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03/12/2016

Germany set to face difficult financial year in 2016

Euro & Finance

Germany set to face difficult financial year in 2016

Wolfgang Schäuble

[European Parliament]

Wolfgang Schäuble is hopeful that his country will be able to stay in the black for 2016, despite the current “uncertain environment”. EurActiv’s partner Tagesspiegel reports.

According to current tax estimates for 2015-2020, presented by German Finance Minister Wolfgang Schäuble (CDU) on Thursday (5 November), 2016 will be a difficult financial year for every level of the German government.

The state is set to collect €14.5 billion more than in this year, but, according to Schäuble, the primary budgetary objective of a balanced budget with no new debts will only be achieved because of the 2015 surplus, possibly more than €5 billion, which will be carried over into the next year.

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The government was, “from today’s perspective”, able to balance the budget without any new debt, said Schäuble. He stressed that this November-estimate was made in a “relatively uncertain environment”, not just because of the refugee crisis, but also due to the “current weakness of the emerging markets”. Nevertheless, all levels of the government have “a solid financial base and are able to function”. Due to the secure financial outlook, there is room to manoeuvre in terms of meeting challenges head on.

Incalculable factors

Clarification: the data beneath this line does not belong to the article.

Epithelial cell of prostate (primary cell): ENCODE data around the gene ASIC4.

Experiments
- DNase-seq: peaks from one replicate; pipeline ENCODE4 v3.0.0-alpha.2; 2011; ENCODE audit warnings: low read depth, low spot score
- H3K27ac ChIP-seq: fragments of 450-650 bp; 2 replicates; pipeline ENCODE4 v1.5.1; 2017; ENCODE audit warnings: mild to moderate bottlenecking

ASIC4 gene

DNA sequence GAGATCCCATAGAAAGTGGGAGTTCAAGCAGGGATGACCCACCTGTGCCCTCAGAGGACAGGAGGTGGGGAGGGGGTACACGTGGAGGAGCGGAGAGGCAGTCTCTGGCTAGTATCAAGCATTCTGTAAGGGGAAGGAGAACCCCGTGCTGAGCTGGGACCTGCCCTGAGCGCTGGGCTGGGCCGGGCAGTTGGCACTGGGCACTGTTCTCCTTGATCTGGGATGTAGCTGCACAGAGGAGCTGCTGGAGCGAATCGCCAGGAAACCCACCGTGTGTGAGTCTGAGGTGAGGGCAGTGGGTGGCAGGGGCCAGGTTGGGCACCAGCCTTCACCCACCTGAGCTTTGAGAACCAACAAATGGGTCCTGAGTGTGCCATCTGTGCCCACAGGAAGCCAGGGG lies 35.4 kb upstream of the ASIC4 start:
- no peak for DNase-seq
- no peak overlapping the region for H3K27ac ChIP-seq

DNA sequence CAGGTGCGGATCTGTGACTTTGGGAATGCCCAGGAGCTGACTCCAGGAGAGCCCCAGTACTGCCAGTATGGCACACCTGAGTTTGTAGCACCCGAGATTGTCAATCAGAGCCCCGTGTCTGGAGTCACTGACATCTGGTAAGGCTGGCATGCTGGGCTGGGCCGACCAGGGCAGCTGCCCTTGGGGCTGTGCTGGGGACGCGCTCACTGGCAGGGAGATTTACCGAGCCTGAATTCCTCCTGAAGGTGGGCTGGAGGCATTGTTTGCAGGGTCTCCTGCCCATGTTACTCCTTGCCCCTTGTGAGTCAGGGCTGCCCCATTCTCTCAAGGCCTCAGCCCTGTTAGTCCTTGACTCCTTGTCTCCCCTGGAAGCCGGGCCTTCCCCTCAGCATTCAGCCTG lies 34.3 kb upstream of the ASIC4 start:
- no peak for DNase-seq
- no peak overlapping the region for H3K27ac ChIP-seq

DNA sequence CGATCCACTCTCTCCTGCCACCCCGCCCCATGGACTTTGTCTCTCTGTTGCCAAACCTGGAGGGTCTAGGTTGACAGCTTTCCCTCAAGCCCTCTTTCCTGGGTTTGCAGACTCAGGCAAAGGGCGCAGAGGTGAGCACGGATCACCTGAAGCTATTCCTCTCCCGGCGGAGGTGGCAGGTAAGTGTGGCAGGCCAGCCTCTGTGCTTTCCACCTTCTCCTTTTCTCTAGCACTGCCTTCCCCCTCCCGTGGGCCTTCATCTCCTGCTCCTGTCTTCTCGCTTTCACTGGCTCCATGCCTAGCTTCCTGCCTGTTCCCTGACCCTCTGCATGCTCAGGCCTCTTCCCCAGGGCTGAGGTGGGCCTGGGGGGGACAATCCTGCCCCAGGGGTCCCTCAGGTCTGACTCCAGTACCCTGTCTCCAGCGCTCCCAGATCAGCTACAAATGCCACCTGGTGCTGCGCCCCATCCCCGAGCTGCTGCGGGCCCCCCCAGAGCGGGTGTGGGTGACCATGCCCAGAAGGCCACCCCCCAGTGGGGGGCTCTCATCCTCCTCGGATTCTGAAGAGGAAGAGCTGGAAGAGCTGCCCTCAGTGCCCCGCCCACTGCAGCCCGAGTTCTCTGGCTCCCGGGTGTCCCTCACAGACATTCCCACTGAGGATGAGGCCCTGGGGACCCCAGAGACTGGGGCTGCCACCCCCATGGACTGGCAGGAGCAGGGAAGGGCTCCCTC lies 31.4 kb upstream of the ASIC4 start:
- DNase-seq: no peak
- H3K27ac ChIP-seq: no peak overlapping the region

Compared with the estimate made in May, the state can expect to collect €5.2 billion more, due mostly to the stable economy and higher-income workers. In total, revenues are expected to top €671.1 billion.

The incorrect estimate can be attributed to a change in the tax law, which was indeed known about in May, but whose effects were difficult to factor in. These included increases in tax-free allowances and child benefits, as well as a decrease in “cold progression”, the economic phenomenon that occurs when pay rises only compensate for inflation but still push their recipients into a higher tax bracket.

These measures add up to a shortfall of €5.5 billion. Additionally, in 2016, the treasury will have to deal with €5.6 billion in court-ordered corporate-tax repayments.

Total revenue is expected to reach €770 billion by 2019, an increase of 14% over the current year.

VW could become a liability

Ralph Brinkhaus (CDU) told Tagesspiegel that he was “quite relaxed” about the results of the assessment, but that keeping the budget in the black would be an “uphill battle”. As a result, he does not see any leeway for new projects in 2016.

The priority is the challenge posed by the ongoing refugee situation. Brinkhaus rejected calls from the regions for Berlin to increase its sharing of the financial burden, referring to agreements made in September. Schäuble called upon the minister presidents of the German Länder to exercise restraint.

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On the impact of the VW scandal, Schäuble declined to comment. He supported the position of the transport minister, Alexander Dobrindt (CSU), who has proposed a change to the law that provides for increased corporate liability. Brinkhaus, on the other hand, said that “VW could become a burden on the budget”. It is now just a question of waiting and seeing how the situation develops.

This article was previously published by EurActiv Germany.